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Assessment of the role played by n-propanol in distinction of ethanol source in postmortem blood with the assistance of ethyl glucuronide and ethyl sulfate

  • Hao Wang
  • Jiaolun Li
  • Zhibin Huang
  • Fanglin Wang
  • Yunfeng Zhang
  • Jing Chang
  • Yulan RaoEmail author
Original Article

Abstract

Purpose

Concentration ratio of ethanol/n-propanol has been employed to distinguish the source of ethanol in postmortem blood, though its reliability remains controversial.

Methods

Forty-two postmortem human blood samples with ethanol levels in the range of 0.07–4.64 mg/mL were investigated. Ethanol and n-propanol were determined by head-space gas chromatography coupled with flame ionization detection, while ethyl glucuronide (EtG) and ethyl sulfate (EtS) were determined by liquid chromatography–tandem mass spectrometry.

Results

EtG and EtS were both negative in 26% of the investigated postmortem blood samples and 11% of n-propanol-negative postmortem samples, indicating that n-propanol was not a reliable marker of putrefaction. It was also found that the ratio of ethanol/n-propanol (supposed to be < 20 without antemortem ethanol consumption) was unreliable by showing great individual differences and was opposite with the result of EtG and EtS in at least 17% of n-propanol-positive postmortem blood samples. Meanwhile, 140 antemortem blood samples were investigated, as an aid to estimate the blood alcohol concentration (BAC) at the time of death for postmortem samples with ethanol both from postmortem formation and antemortem consumption. By comparing with the maximum or minimum value of EtG and EtS concentration under certain BAC in antemortem samples, the BAC range at the moment of death could be estimated in 93% of postmortem samples.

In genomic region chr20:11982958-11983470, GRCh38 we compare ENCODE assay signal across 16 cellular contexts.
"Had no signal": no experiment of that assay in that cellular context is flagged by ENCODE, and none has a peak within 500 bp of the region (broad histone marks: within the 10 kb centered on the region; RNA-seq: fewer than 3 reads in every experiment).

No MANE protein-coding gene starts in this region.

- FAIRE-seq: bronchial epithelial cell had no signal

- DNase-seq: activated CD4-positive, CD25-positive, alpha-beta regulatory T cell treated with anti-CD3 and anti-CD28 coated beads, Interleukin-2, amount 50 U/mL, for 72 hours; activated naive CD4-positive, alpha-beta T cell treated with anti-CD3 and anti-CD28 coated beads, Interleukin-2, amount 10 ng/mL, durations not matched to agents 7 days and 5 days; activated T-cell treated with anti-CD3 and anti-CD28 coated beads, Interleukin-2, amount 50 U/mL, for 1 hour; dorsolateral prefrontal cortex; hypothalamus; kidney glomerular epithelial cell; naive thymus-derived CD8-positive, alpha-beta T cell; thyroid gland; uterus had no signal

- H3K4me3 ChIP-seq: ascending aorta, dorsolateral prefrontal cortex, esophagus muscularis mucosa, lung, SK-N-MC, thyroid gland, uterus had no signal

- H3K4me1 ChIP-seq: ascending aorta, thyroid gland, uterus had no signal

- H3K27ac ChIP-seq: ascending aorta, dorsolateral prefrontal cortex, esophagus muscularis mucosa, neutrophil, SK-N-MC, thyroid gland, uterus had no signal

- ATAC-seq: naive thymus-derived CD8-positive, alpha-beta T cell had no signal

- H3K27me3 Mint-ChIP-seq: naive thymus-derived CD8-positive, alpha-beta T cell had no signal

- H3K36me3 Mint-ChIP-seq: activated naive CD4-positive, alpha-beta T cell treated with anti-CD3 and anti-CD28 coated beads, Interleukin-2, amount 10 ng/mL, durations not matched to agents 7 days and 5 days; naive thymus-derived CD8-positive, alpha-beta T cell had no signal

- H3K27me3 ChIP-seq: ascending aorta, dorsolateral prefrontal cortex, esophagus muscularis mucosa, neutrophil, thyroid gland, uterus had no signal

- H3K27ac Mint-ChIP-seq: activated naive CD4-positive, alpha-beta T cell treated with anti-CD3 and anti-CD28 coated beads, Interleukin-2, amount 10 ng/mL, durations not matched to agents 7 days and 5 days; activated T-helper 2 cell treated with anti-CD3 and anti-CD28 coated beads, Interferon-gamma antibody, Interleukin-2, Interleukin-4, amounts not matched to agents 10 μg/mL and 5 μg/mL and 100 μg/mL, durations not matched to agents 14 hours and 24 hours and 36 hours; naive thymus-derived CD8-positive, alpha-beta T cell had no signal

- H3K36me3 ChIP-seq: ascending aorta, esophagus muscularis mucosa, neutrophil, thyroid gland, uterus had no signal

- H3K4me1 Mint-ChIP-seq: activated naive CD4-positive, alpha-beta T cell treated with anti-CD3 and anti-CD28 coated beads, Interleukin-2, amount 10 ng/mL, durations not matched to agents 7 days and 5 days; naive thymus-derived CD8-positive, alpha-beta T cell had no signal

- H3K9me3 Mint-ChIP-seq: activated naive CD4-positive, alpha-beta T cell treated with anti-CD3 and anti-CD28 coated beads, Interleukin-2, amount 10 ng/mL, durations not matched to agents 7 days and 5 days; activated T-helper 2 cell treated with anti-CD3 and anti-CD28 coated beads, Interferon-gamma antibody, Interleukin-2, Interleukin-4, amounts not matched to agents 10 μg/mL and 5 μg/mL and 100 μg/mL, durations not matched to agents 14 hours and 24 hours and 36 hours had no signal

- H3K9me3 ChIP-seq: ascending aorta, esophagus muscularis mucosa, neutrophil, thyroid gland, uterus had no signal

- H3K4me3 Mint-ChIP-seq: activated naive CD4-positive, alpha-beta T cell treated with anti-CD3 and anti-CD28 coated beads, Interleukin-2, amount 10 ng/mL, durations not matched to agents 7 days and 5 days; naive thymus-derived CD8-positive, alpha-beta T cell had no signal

Conclusions

The present study proved that n-propanol was not a reliable marker for either putrefaction or ethanol source distinction by showing considerable false rate.

Keywords

Ethanol Postmortem n-Propanol Ethyl glucuronide Ethyl sulfate 

Notes

Acknowledgements

This research was supported by Science and Technology Commission of Shanghai Municipality Technical Standards Special Projects (no. 17DZ22204100) and National Key R&D Program of China (no. 2017YFC0803504-2).

Compliance with ethical standards

Conflict of interest

The authors declare that they have no conflict of interest.

Ethical approval

Use of blood samples in this study was approved by Ethics Committee of School of Basic Medical Sciences, Fudan University.

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Copyright information

© Japanese Association of Forensic Toxicology 2019

Authors and Affiliations

  1. 1.Department of Forensic Medicine, School of Basic Medical SciencesFudan UniversityShanghaiPeople’s Republic of China
  2. 2.Institute of Forensic ScienceMinistry of Public SecurityBeijingPeople’s Republic of China

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